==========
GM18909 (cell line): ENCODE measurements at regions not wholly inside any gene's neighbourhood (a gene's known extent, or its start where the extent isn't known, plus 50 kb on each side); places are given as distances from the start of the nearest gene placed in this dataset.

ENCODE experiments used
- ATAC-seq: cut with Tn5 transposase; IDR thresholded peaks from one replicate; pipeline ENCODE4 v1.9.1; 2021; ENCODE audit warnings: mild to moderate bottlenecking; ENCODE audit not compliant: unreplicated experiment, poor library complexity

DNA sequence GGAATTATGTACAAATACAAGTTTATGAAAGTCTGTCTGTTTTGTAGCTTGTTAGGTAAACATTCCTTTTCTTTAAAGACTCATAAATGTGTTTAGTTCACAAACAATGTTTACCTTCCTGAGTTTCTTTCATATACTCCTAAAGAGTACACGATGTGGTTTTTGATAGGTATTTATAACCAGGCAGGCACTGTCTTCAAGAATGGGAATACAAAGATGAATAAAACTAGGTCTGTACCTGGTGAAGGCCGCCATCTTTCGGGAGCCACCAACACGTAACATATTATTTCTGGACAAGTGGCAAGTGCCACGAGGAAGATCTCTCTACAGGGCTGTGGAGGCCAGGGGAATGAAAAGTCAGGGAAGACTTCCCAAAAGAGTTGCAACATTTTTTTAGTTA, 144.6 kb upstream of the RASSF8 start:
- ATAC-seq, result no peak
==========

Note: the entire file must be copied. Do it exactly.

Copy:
GM18909 (cell line): ENCODE measurements at regions not wholly inside any gene's neighbourhood (a gene's known extent, or its start where the extent isn't known, plus 50 kb on each side); places are given as distances from the start of the nearest gene placed in this dataset.

ENCODE experiments used
- ATAC-seq: cut with Tn5 transposase; IDR thresholded peaks from one replicate; pipeline ENCODE4 v1.9.1; 2021; ENCODE audit warnings: mild to moderate bottlenecking; ENCODE audit not compliant: unreplicated experiment, poor library complexity

DNA sequence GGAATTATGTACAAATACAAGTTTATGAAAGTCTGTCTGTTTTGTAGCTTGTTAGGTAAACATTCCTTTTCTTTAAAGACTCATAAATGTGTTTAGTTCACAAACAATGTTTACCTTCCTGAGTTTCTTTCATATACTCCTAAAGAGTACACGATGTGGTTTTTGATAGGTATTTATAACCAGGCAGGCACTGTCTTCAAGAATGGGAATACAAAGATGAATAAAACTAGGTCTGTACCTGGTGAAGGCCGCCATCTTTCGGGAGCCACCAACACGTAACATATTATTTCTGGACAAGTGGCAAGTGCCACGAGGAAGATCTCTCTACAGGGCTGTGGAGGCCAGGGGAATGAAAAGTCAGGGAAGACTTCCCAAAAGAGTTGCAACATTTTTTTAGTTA, 144.6 kb upstream of the RASSF8 start:
- ATAC-seq, result no peak